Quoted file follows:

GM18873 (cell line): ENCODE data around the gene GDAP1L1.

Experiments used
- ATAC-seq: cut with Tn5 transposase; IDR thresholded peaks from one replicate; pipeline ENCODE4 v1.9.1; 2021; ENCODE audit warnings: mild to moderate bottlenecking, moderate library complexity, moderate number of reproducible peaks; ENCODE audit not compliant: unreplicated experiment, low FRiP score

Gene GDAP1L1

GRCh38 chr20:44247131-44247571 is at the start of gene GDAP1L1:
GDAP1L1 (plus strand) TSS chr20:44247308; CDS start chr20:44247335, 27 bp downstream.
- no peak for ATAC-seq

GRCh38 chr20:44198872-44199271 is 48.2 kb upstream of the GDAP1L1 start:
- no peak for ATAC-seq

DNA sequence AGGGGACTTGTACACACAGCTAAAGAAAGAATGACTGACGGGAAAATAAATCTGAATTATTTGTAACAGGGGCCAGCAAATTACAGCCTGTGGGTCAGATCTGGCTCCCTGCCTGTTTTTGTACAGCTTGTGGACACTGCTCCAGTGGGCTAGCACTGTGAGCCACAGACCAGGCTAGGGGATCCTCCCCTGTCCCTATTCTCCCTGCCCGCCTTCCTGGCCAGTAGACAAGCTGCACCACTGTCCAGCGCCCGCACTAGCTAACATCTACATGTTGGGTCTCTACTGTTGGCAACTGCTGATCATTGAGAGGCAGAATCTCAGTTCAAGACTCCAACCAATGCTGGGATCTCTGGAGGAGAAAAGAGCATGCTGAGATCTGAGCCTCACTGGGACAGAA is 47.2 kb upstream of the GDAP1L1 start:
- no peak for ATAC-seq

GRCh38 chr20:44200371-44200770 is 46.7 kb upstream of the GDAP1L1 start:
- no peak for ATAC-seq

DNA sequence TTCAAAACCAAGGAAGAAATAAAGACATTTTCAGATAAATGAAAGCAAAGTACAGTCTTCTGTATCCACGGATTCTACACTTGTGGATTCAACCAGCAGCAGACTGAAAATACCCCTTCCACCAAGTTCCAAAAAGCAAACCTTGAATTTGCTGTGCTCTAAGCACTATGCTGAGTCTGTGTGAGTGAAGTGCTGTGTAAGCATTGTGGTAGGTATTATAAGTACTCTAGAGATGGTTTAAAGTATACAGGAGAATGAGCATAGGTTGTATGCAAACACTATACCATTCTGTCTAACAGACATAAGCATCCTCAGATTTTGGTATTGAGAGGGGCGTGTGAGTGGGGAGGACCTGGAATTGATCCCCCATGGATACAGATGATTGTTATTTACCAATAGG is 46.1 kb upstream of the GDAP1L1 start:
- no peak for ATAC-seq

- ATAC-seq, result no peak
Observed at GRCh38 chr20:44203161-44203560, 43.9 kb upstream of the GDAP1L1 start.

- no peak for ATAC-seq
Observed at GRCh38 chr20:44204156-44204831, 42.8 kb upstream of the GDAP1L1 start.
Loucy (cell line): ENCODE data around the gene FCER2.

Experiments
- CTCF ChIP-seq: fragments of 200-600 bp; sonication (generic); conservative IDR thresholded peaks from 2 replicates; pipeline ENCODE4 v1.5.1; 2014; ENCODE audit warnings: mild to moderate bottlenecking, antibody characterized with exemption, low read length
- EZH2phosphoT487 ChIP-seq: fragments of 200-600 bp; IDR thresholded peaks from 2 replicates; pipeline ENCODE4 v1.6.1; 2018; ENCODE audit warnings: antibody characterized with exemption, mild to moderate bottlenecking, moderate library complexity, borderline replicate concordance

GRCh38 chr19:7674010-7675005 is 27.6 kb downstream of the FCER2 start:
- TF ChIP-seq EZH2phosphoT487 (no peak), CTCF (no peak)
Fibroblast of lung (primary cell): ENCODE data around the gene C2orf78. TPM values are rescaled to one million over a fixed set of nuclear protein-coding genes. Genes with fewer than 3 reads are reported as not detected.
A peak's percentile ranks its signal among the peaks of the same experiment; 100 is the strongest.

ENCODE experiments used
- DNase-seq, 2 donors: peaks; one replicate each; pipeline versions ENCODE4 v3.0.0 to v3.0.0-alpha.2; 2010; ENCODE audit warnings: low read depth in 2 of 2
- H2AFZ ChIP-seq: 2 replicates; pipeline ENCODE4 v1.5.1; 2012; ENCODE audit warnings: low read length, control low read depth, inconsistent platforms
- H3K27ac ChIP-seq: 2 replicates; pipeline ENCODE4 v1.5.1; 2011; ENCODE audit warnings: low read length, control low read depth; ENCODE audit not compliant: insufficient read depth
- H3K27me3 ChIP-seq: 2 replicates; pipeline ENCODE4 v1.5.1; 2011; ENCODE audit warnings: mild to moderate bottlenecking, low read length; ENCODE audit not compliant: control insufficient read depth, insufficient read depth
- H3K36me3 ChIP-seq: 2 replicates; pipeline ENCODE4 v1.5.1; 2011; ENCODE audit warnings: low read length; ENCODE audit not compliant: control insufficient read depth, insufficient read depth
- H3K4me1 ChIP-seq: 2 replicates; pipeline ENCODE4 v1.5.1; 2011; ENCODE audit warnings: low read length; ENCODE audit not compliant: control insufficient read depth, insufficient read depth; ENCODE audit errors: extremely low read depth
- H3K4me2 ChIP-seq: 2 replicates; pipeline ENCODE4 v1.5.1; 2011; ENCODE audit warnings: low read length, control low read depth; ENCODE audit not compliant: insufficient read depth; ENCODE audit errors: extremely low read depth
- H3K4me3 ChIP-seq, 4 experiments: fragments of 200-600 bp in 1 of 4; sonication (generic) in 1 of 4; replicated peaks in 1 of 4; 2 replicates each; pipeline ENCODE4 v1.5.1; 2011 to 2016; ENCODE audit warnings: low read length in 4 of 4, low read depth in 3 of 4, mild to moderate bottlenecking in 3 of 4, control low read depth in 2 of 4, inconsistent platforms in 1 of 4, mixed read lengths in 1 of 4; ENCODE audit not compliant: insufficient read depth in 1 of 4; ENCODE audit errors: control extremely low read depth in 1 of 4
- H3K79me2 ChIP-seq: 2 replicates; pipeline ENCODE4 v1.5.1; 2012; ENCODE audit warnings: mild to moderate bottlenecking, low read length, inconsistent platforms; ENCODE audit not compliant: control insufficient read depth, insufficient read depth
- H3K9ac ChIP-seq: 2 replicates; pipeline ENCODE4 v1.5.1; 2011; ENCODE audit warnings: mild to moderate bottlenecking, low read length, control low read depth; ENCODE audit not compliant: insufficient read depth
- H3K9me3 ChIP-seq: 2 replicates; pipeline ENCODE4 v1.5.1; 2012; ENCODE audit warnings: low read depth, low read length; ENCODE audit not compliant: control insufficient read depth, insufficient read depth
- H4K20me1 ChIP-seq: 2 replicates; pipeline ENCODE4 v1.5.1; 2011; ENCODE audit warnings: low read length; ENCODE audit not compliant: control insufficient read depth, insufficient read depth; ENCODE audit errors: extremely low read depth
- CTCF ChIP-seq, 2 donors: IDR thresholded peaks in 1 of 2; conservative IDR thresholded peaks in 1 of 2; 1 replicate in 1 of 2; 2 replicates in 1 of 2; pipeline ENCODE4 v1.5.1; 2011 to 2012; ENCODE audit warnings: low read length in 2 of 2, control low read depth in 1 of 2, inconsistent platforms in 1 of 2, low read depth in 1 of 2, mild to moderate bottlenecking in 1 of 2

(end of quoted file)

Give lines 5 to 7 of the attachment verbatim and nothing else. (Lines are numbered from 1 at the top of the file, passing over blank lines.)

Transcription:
GRCh38 chr20:44247131-44247571 is at the start of gene GDAP1L1:
GDAP1L1 (plus strand) TSS chr20:44247308; CDS start chr20:44247335, 27 bp downstream.
- no peak for ATAC-seq